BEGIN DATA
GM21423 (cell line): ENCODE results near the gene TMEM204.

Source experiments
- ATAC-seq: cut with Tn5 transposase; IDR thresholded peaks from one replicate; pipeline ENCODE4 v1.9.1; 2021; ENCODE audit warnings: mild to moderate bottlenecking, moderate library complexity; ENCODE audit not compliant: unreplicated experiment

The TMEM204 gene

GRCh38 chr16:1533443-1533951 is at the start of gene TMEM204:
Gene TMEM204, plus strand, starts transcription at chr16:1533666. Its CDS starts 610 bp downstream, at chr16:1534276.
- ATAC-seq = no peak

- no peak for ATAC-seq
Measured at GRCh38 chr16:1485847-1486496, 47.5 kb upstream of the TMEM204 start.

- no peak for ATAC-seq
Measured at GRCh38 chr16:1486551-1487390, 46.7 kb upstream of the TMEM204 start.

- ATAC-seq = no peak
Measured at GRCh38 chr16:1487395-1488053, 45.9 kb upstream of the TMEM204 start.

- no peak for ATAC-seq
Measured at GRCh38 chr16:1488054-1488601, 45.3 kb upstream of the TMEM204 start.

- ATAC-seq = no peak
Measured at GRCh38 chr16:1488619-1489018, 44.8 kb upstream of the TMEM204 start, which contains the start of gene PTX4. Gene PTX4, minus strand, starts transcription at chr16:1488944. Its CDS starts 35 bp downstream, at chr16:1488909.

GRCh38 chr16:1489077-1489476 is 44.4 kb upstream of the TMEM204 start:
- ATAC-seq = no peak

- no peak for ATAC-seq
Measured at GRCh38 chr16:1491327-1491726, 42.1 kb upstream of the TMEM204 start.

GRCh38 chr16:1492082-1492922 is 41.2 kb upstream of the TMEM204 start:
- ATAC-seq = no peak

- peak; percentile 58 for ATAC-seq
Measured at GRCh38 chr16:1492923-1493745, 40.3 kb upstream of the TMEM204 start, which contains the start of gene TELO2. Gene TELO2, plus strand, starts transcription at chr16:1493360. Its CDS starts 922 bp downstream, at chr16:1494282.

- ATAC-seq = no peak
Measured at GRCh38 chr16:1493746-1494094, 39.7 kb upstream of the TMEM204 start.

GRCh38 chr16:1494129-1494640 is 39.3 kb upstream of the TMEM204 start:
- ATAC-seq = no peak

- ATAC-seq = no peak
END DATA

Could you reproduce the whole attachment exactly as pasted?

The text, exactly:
GM21423 (cell line): ENCODE results near the gene TMEM204.

Source experiments
- ATAC-seq: cut with Tn5 transposase; IDR thresholded peaks from one replicate; pipeline ENCODE4 v1.9.1; 2021; ENCODE audit warnings: mild to moderate bottlenecking, moderate library complexity; ENCODE audit not compliant: unreplicated experiment

The TMEM204 gene

GRCh38 chr16:1533443-1533951 is at the start of gene TMEM204:
Gene TMEM204, plus strand, starts transcription at chr16:1533666. Its CDS starts 610 bp downstream, at chr16:1534276.
- ATAC-seq = no peak

- no peak for ATAC-seq
Measured at GRCh38 chr16:1485847-1486496, 47.5 kb upstream of the TMEM204 start.

- no peak for ATAC-seq
Measured at GRCh38 chr16:1486551-1487390, 46.7 kb upstream of the TMEM204 start.

- ATAC-seq = no peak
Measured at GRCh38 chr16:1487395-1488053, 45.9 kb upstream of the TMEM204 start.

- no peak for ATAC-seq
Measured at GRCh38 chr16:1488054-1488601, 45.3 kb upstream of the TMEM204 start.

- ATAC-seq = no peak
Measured at GRCh38 chr16:1488619-1489018, 44.8 kb upstream of the TMEM204 start, which contains the start of gene PTX4. Gene PTX4, minus strand, starts transcription at chr16:1488944. Its CDS starts 35 bp downstream, at chr16:1488909.

GRCh38 chr16:1489077-1489476 is 44.4 kb upstream of the TMEM204 start:
- ATAC-seq = no peak

- no peak for ATAC-seq
Measured at GRCh38 chr16:1491327-1491726, 42.1 kb upstream of the TMEM204 start.

GRCh38 chr16:1492082-1492922 is 41.2 kb upstream of the TMEM204 start:
- ATAC-seq = no peak

- peak; percentile 58 for ATAC-seq
Measured at GRCh38 chr16:1492923-1493745, 40.3 kb upstream of the TMEM204 start, which contains the start of gene TELO2. Gene TELO2, plus strand, starts transcription at chr16:1493360. Its CDS starts 922 bp downstream, at chr16:1494282.

- ATAC-seq = no peak
Measured at GRCh38 chr16:1493746-1494094, 39.7 kb upstream of the TMEM204 start.

GRCh38 chr16:1494129-1494640 is 39.3 kb upstream of the TMEM204 start:
- ATAC-seq = no peak

- ATAC-seq = no peak